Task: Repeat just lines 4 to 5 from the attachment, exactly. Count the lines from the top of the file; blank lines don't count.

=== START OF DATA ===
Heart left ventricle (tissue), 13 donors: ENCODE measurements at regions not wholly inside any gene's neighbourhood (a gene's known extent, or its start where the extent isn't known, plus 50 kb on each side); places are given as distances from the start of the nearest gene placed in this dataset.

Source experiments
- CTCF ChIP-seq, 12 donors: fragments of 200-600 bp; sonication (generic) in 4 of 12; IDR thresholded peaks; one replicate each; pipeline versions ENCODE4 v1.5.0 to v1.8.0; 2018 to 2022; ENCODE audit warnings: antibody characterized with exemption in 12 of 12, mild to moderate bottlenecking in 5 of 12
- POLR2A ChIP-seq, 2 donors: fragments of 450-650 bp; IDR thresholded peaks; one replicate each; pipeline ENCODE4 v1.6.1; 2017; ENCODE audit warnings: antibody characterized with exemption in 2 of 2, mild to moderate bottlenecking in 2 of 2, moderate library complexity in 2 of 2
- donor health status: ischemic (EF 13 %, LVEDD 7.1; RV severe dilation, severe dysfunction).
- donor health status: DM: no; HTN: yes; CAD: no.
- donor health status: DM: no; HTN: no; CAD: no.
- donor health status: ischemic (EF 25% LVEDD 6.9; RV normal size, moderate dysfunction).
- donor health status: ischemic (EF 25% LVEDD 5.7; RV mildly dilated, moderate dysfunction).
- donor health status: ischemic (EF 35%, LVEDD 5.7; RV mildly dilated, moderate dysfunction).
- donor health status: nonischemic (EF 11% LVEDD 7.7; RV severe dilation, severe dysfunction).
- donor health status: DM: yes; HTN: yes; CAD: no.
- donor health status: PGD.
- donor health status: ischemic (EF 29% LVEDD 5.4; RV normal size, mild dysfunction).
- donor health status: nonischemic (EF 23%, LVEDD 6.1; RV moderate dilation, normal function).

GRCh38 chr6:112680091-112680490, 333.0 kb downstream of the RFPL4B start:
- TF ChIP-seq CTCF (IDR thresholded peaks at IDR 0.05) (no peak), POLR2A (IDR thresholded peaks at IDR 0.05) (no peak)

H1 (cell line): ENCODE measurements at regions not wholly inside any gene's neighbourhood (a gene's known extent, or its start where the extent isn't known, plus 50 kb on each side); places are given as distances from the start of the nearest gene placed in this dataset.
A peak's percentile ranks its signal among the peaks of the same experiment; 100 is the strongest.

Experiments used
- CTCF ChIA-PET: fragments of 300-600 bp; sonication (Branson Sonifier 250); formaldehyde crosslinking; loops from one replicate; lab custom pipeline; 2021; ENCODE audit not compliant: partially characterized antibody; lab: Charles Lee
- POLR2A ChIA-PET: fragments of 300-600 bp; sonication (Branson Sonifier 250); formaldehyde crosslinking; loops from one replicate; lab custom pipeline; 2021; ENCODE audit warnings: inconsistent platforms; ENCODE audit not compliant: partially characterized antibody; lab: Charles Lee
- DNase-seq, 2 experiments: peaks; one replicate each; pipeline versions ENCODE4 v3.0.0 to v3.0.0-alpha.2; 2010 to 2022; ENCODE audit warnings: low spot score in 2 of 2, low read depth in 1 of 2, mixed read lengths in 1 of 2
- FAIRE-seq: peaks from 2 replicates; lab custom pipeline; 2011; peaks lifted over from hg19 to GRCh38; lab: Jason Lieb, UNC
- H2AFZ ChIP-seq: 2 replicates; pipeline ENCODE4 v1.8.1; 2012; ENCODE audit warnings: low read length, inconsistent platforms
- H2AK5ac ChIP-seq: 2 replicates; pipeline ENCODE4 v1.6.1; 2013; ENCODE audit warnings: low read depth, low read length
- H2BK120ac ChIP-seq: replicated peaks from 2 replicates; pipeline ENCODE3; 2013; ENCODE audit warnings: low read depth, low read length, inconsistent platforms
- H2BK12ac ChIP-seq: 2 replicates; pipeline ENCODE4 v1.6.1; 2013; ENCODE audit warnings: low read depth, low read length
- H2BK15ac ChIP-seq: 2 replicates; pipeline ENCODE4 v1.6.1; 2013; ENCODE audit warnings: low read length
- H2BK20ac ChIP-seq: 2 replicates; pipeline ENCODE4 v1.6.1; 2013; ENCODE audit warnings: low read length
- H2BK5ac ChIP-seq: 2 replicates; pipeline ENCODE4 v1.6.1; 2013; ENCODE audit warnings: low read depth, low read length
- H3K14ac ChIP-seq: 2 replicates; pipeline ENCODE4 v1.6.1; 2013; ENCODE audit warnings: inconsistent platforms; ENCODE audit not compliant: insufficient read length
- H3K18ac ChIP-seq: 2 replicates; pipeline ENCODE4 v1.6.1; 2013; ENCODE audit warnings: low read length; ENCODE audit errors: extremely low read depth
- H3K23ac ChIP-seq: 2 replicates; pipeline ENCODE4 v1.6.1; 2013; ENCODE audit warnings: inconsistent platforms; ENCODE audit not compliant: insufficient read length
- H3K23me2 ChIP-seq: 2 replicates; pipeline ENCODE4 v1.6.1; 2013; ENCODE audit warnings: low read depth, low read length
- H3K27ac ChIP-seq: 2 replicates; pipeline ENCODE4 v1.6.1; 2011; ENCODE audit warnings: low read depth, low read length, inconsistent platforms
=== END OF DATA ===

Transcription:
- POLR2A ChIP-seq, 2 donors: fragments of 450-650 bp; IDR thresholded peaks; one replicate each; pipeline ENCODE4 v1.6.1; 2017; ENCODE audit warnings: antibody characterized with exemption in 2 of 2, mild to moderate bottlenecking in 2 of 2, moderate library complexity in 2 of 2
- donor health status: ischemic (EF 13 %, LVEDD 7.1; RV severe dilation, severe dysfunction).